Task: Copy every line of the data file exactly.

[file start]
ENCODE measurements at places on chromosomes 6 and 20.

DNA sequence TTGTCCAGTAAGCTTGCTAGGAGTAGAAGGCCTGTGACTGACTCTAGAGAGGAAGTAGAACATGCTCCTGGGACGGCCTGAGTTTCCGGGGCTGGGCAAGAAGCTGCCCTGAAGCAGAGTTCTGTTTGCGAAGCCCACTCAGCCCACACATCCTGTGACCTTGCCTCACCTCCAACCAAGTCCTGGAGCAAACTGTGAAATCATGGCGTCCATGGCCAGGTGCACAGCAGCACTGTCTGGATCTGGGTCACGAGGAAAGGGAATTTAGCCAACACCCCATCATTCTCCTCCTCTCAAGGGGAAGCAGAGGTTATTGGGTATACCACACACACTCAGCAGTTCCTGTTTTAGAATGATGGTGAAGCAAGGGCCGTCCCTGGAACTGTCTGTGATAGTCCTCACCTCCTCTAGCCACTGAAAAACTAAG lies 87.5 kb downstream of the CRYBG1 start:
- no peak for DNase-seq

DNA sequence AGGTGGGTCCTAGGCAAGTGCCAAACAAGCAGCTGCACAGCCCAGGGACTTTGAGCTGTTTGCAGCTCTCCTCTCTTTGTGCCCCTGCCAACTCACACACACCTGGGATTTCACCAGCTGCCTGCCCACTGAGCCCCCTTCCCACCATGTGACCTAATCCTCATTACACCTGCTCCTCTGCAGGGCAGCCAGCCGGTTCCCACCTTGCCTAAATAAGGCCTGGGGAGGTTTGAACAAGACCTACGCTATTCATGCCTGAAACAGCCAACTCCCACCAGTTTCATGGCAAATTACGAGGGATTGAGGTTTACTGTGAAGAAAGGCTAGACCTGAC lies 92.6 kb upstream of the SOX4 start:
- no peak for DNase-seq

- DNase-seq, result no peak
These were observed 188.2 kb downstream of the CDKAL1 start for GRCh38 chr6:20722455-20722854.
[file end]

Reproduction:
ENCODE measurements at places on chromosomes 6 and 20.

DNA sequence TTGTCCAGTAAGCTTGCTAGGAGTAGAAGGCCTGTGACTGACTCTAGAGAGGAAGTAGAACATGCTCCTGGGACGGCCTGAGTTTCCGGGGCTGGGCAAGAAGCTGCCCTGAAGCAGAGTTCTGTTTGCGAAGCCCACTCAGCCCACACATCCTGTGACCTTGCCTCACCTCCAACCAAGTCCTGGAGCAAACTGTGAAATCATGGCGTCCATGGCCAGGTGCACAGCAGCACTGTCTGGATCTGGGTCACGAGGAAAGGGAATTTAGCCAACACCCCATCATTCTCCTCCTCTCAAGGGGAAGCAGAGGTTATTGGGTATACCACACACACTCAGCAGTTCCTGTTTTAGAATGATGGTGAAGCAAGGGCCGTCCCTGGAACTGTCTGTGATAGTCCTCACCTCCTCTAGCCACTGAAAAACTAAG lies 87.5 kb downstream of the CRYBG1 start:
- no peak for DNase-seq

DNA sequence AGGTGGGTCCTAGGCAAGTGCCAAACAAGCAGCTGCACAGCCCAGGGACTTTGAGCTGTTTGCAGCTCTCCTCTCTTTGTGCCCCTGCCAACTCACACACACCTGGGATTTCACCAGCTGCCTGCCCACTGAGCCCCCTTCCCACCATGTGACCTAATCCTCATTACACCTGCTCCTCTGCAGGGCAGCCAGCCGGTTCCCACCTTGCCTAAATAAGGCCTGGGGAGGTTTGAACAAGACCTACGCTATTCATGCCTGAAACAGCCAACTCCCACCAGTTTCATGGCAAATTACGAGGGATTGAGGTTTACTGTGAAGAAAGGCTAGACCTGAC lies 92.6 kb upstream of the SOX4 start:
- no peak for DNase-seq

- DNase-seq, result no peak
These were observed 188.2 kb downstream of the CDKAL1 start for GRCh38 chr6:20722455-20722854.